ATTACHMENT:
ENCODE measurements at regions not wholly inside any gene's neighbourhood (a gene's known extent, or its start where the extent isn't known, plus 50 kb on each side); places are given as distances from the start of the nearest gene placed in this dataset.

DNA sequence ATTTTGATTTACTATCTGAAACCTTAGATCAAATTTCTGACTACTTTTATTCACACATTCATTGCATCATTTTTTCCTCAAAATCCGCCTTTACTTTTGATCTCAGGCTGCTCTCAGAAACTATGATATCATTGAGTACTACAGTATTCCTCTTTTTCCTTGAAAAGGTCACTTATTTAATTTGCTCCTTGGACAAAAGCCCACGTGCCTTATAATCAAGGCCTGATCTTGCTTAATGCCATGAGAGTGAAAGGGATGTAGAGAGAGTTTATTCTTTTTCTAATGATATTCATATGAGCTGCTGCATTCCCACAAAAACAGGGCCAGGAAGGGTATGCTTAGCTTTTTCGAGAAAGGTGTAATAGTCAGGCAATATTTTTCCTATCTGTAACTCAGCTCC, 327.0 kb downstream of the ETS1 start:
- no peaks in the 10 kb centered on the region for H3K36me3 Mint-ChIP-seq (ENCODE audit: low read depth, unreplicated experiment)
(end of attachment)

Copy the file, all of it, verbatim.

ENCODE measurements at regions not wholly inside any gene's neighbourhood (a gene's known extent, or its start where the extent isn't known, plus 50 kb on each side); places are given as distances from the start of the nearest gene placed in this dataset.

DNA sequence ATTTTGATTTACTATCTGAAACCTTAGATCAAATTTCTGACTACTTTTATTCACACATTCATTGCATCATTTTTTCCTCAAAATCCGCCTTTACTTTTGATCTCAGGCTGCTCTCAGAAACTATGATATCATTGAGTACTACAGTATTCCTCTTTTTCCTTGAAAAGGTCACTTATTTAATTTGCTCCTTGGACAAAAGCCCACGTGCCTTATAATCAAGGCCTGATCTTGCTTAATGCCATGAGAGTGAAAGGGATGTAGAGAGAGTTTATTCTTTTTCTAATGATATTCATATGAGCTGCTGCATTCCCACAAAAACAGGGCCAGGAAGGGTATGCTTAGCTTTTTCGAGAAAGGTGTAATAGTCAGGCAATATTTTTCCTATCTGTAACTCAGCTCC, 327.0 kb downstream of the ETS1 start:
- no peaks in the 10 kb centered on the region for H3K36me3 Mint-ChIP-seq (ENCODE audit: low read depth, unreplicated experiment)